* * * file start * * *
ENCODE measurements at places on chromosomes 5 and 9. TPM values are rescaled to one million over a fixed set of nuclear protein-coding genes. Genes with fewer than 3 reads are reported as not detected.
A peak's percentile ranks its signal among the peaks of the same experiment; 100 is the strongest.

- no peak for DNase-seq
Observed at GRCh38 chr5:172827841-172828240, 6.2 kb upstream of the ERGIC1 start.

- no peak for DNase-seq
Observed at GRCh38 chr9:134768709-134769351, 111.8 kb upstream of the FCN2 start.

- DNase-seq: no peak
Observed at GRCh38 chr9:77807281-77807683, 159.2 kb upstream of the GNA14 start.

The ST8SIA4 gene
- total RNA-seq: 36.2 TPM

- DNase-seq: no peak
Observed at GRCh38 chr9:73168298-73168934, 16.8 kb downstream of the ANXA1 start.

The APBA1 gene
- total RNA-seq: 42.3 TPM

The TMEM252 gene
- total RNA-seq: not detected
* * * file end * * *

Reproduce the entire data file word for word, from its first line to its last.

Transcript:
ENCODE measurements at places on chromosomes 5 and 9. TPM values are rescaled to one million over a fixed set of nuclear protein-coding genes. Genes with fewer than 3 reads are reported as not detected.
A peak's percentile ranks its signal among the peaks of the same experiment; 100 is the strongest.

- no peak for DNase-seq
Observed at GRCh38 chr5:172827841-172828240, 6.2 kb upstream of the ERGIC1 start.

- no peak for DNase-seq
Observed at GRCh38 chr9:134768709-134769351, 111.8 kb upstream of the FCN2 start.

- DNase-seq: no peak
Observed at GRCh38 chr9:77807281-77807683, 159.2 kb upstream of the GNA14 start.

The ST8SIA4 gene
- total RNA-seq: 36.2 TPM

- DNase-seq: no peak
Observed at GRCh38 chr9:73168298-73168934, 16.8 kb downstream of the ANXA1 start.

The APBA1 gene
- total RNA-seq: 42.3 TPM

The TMEM252 gene
- total RNA-seq: not detected